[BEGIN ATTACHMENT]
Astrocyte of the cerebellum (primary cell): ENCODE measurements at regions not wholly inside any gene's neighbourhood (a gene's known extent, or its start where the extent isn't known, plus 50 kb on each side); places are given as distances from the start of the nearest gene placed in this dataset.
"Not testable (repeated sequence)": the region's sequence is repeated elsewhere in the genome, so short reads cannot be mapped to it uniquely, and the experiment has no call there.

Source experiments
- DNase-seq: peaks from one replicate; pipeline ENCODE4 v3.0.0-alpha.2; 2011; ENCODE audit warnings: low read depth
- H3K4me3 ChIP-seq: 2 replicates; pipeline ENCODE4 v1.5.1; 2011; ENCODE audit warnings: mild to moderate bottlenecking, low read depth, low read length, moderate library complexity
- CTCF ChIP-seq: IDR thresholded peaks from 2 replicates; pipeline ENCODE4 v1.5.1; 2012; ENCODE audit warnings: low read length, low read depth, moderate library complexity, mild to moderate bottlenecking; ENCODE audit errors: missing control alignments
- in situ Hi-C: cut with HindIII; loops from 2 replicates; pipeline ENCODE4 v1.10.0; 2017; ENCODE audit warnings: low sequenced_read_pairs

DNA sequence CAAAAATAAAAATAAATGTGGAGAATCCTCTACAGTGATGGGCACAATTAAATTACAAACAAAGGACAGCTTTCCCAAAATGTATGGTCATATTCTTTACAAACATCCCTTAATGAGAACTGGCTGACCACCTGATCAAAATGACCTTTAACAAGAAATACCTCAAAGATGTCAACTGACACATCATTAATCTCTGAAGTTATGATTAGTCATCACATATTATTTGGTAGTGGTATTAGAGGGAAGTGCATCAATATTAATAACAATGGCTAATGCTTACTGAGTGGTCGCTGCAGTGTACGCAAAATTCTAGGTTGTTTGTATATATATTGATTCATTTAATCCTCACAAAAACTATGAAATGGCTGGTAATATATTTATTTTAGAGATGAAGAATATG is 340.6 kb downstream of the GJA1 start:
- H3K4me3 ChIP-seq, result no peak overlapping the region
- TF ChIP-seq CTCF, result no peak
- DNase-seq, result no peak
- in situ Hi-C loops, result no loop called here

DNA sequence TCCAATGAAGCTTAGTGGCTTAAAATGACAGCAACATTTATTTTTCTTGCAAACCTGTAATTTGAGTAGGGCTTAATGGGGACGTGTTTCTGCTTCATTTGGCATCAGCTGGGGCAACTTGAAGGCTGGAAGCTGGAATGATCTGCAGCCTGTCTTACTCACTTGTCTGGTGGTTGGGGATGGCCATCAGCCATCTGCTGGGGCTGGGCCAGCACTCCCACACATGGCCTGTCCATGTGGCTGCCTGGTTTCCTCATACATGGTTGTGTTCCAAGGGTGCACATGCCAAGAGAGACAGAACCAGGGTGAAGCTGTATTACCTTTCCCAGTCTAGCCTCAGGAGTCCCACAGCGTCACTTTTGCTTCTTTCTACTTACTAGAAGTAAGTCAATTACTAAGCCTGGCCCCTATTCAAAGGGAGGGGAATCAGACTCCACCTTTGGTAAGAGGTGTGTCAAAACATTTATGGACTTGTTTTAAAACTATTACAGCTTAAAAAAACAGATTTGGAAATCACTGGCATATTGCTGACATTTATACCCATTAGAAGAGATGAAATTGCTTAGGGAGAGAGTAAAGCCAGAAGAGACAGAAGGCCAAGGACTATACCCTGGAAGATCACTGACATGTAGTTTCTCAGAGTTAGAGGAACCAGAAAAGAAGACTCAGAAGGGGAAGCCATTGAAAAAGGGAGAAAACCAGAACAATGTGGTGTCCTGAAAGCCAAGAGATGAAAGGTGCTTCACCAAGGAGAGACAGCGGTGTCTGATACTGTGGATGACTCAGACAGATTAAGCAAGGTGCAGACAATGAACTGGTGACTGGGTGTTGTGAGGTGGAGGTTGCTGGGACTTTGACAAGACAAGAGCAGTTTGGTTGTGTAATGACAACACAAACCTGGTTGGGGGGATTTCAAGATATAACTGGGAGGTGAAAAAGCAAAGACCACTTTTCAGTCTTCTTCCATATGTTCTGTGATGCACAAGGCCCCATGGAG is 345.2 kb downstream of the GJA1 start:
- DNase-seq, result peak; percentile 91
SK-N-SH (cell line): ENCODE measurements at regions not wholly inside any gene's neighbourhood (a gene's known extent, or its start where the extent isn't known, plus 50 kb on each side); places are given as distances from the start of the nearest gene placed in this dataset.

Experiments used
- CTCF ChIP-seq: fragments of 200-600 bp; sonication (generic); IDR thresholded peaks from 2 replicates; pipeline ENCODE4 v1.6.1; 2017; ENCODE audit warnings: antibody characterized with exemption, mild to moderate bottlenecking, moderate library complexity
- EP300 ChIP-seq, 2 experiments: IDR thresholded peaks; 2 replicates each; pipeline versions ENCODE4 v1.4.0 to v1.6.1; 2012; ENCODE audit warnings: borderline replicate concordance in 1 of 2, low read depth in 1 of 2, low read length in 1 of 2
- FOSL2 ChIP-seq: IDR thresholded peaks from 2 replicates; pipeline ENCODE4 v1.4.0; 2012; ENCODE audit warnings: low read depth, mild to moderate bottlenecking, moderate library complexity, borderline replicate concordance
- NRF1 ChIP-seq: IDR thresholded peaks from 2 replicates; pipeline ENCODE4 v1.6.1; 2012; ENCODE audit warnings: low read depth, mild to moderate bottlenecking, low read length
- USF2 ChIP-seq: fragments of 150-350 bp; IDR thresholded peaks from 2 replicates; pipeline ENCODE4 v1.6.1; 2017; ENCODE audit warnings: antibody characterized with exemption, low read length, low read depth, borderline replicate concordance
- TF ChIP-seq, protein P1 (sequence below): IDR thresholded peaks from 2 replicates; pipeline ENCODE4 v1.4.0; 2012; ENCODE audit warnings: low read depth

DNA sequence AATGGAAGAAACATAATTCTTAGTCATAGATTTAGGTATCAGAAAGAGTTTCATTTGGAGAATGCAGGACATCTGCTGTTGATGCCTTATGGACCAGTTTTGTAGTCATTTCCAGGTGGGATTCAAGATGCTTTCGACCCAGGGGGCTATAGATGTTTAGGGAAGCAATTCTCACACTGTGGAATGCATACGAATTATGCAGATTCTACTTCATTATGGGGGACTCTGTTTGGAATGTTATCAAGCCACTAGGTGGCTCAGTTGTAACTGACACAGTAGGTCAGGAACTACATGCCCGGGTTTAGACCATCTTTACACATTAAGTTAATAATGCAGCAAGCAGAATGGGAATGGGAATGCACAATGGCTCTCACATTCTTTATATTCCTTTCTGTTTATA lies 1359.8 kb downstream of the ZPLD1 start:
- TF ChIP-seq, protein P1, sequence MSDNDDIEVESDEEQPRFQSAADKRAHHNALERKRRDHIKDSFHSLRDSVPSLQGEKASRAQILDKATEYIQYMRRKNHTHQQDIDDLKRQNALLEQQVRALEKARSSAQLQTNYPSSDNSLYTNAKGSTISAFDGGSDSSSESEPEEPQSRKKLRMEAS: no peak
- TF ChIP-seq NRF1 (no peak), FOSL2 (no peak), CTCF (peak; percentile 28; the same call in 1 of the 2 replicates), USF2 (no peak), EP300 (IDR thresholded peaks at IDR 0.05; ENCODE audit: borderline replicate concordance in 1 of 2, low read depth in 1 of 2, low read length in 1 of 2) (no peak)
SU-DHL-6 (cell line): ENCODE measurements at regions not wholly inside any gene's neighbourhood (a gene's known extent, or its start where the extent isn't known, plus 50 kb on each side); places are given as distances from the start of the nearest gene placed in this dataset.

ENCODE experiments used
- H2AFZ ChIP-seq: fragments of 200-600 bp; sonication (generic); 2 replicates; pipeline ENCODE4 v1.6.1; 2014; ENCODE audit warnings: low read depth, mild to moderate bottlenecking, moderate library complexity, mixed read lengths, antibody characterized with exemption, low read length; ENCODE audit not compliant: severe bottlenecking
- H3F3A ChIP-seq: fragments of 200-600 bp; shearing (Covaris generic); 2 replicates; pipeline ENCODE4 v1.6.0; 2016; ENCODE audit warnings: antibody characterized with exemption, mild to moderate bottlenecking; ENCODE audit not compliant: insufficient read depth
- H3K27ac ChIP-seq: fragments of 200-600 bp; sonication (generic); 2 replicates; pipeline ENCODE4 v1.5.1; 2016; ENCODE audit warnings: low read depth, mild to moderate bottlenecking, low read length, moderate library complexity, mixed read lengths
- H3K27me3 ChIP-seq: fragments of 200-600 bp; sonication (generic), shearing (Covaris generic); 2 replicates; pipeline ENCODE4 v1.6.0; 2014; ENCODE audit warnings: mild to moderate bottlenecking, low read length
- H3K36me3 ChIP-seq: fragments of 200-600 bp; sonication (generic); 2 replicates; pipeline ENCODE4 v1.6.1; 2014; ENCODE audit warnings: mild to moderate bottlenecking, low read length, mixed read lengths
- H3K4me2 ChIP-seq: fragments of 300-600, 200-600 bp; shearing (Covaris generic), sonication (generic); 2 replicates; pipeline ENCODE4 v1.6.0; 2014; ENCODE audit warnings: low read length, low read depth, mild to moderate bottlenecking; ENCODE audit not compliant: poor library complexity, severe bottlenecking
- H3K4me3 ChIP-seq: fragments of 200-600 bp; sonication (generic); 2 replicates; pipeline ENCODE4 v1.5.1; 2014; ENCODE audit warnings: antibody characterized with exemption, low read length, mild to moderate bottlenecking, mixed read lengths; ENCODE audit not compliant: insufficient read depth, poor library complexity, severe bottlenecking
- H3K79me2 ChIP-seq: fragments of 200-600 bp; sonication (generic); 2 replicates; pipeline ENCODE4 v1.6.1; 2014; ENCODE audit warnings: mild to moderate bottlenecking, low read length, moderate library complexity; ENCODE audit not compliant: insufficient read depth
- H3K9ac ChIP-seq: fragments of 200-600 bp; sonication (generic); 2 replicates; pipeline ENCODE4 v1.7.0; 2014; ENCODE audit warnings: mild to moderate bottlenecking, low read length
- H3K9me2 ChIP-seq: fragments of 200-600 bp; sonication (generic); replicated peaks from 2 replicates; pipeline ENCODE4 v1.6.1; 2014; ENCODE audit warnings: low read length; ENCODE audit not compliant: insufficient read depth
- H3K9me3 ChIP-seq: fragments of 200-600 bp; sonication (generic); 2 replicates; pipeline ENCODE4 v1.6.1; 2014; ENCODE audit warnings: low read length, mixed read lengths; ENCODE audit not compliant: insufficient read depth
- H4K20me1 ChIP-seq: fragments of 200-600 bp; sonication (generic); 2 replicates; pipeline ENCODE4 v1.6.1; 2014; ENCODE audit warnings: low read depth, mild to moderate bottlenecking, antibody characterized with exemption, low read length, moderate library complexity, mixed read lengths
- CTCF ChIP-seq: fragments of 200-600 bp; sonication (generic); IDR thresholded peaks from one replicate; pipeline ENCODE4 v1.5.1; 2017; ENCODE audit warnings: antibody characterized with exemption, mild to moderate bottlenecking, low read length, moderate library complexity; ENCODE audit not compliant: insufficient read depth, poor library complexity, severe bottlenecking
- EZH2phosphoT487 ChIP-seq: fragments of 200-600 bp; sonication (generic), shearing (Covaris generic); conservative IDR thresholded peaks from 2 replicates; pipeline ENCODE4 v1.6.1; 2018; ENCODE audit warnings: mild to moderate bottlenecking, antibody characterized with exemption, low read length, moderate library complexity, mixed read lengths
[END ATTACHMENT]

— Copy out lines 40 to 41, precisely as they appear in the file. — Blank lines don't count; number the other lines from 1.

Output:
- CTCF ChIP-seq: fragments of 200-600 bp; sonication (generic); IDR thresholded peaks from one replicate; pipeline ENCODE4 v1.5.1; 2017; ENCODE audit warnings: antibody characterized with exemption, mild to moderate bottlenecking, low read length, moderate library complexity; ENCODE audit not compliant: insufficient read depth, poor library complexity, severe bottlenecking
- EZH2phosphoT487 ChIP-seq: fragments of 200-600 bp; sonication (generic), shearing (Covaris generic); conservative IDR thresholded peaks from 2 replicates; pipeline ENCODE4 v1.6.1; 2018; ENCODE audit warnings: mild to moderate bottlenecking, antibody characterized with exemption, low read length, moderate library complexity, mixed read lengths